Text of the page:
The theoretical approach to language of pedagogical grammars
During the teaching of English, it should not ignore the grammar. How to teach grammar is a problem, which have been plaguing people since the 21st century. Pedagogical grammars occupy an important position in foreign language teaching, whatever good or bad pedagogical grammars will directly affect the entire foreign language teaching; to enable students to understand the rules of grammar and structure. Comprehensible to the learners enter the syntax to address the learners in the Context of grammar in actual choice of model is desirable. Emphasis on student to use English to obtain information, processing information, analyzing and solving problems, students with special emphasis on English thinking and presentation skills training; actively trying to encourage students through self-exploration, self-discovery and active learning practices, etc. This is because that can help the students to become an efficient process and method of learning English.Pedagogical grammar relies on the one hand on material extracted from one or more linguistic grammars, on the other hand, uses foreign language teaching methodology as a basis. Therefore, pedagogical grammar functions as a filter between theoretical language descriptions provided by linguistics, foreign language pedagogy principles and practical applications at classroom level. The following figure highlights the filtering function of pedagogical grammar. The meaning of pedagogical grammar is redefined in this dissertation in order to be able to better serve a more functional and meaning-based teaching of grammar. ( see Figure 3 below; 2006,Pedagogical grammar as a filter model)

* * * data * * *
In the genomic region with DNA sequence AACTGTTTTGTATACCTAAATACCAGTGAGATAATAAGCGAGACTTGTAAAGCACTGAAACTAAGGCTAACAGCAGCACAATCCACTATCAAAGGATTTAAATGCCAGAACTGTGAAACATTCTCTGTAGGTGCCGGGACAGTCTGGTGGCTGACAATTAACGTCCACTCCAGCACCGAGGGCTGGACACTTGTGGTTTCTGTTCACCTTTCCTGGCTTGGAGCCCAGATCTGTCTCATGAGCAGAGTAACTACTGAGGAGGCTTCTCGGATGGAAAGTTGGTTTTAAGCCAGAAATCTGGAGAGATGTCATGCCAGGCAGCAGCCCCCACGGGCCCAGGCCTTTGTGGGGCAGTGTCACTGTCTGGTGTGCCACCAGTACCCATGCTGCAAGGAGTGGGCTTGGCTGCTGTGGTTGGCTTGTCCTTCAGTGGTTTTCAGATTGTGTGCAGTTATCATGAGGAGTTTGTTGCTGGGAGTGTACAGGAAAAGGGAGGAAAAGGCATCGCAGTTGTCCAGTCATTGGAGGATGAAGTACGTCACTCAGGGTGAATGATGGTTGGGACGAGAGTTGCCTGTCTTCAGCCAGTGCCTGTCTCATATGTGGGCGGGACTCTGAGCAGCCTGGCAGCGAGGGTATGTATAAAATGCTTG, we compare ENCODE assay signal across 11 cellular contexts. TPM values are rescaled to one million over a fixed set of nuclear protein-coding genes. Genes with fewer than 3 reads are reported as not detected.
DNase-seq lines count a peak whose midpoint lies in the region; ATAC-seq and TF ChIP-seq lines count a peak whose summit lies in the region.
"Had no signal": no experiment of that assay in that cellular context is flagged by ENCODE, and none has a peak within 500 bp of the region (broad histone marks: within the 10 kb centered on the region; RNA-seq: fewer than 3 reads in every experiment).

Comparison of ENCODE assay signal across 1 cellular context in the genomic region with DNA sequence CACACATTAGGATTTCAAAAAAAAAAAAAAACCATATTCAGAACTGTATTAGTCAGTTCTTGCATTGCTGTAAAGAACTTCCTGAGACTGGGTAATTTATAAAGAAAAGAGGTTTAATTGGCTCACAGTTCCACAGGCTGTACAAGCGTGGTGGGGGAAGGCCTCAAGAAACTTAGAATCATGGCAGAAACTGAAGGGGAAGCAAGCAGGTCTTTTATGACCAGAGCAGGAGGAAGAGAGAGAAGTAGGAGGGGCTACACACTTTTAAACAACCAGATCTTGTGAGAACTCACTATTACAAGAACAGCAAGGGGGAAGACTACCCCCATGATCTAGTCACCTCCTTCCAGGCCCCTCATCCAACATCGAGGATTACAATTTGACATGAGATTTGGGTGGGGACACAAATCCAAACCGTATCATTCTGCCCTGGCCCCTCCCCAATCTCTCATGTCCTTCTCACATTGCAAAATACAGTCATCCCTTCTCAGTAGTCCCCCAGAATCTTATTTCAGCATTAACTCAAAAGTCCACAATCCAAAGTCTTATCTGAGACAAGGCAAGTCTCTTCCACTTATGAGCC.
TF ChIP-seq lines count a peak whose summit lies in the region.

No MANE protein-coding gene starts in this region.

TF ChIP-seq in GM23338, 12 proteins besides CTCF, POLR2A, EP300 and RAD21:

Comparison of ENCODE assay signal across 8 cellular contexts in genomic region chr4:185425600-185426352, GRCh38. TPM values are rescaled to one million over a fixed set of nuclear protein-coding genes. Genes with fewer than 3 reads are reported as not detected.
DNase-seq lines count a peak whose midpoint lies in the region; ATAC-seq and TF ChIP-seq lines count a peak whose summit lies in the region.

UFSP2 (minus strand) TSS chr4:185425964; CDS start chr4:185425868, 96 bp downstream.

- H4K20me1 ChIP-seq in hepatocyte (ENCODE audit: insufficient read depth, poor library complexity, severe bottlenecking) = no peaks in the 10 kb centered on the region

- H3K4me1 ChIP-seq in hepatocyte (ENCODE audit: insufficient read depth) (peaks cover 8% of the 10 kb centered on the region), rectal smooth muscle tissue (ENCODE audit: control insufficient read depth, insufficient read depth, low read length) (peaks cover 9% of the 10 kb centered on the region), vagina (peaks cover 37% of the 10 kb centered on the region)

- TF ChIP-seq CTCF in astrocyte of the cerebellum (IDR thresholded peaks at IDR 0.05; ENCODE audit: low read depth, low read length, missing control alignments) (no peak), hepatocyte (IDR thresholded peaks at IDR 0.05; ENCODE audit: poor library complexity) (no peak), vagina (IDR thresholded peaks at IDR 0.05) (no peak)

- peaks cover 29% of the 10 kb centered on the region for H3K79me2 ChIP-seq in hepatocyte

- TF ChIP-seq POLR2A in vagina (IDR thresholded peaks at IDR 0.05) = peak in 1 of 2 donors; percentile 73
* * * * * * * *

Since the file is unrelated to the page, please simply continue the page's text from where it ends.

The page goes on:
In the language teaching, the teachers should select the basic and useful grammar to teach first. The grammar should not be taught exhaustively, and do not trace the source requirements. If the teachers teach the grammar more deeply, the more extensive view of the grammar will be involved, and mistakes will inevitably during the language teaching. They should try to use simple and effective method to teach the students some basic grammar rules, so that they can master these rules in order to the language communication. The students' proficiency in the use of grammar, will be strengthened in the future. The teachers should notice the real situation of the students, especially in learning a grammar is more important grammatical items, it have to plan arrangements for review and repeat the exercise. During the project of teaching grammar, referred to the practical application as far as possible, and to the extent possible put it in the context of teaching. In English pedagogical grammars, the teachers sometimes should be necessary for some grammar comparison and analysis of similarities and differences, hence the students can understand and grasp the knowledge better. In the pedagogical grammars, the teachers should check the syntax of the students to grasp the situation, notice their ability to use grammatical rules, and cultivate the ability of students to use grammar. In this point of view, the dissertation attempts to reinterpret the process of grammar teaching and learning from an English teacher's point and find relationships between teachers' beliefs in grammar teaching and their practice. Drawing on work on several fields such as linguistics, psychology and second language acquisition theory, pedagogical grammar is of mixed nature. It usually means grammatical analysis and instruction designed for the needs of second language learners. It involves decision making processes on behalf of the teacher which require careful and time-consuming interdisciplinary work in its expanded view. This process is influenced by the teachers' cognition, beliefs, assumptions, and attitudes about the teaching of grammar. Overall, pedagogical grammar is part of the content which involving courses and materials and part of the process which including teachers' belief systems of grammar teaching and learning (Lívia, 2006).